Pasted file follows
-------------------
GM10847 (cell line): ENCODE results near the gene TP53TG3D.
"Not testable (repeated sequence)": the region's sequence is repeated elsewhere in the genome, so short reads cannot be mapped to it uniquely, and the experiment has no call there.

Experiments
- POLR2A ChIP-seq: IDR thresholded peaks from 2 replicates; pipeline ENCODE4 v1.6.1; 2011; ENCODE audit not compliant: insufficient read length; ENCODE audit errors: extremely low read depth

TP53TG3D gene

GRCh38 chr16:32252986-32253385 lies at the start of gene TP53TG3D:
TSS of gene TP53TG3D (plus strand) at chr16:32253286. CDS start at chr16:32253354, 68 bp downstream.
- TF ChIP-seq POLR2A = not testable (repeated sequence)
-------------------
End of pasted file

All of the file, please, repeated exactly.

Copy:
GM10847 (cell line): ENCODE results near the gene TP53TG3D.
"Not testable (repeated sequence)": the region's sequence is repeated elsewhere in the genome, so short reads cannot be mapped to it uniquely, and the experiment has no call there.

Experiments
- POLR2A ChIP-seq: IDR thresholded peaks from 2 replicates; pipeline ENCODE4 v1.6.1; 2011; ENCODE audit not compliant: insufficient read length; ENCODE audit errors: extremely low read depth

TP53TG3D gene

GRCh38 chr16:32252986-32253385 lies at the start of gene TP53TG3D:
TSS of gene TP53TG3D (plus strand) at chr16:32253286. CDS start at chr16:32253354, 68 bp downstream.
- TF ChIP-seq POLR2A = not testable (repeated sequence)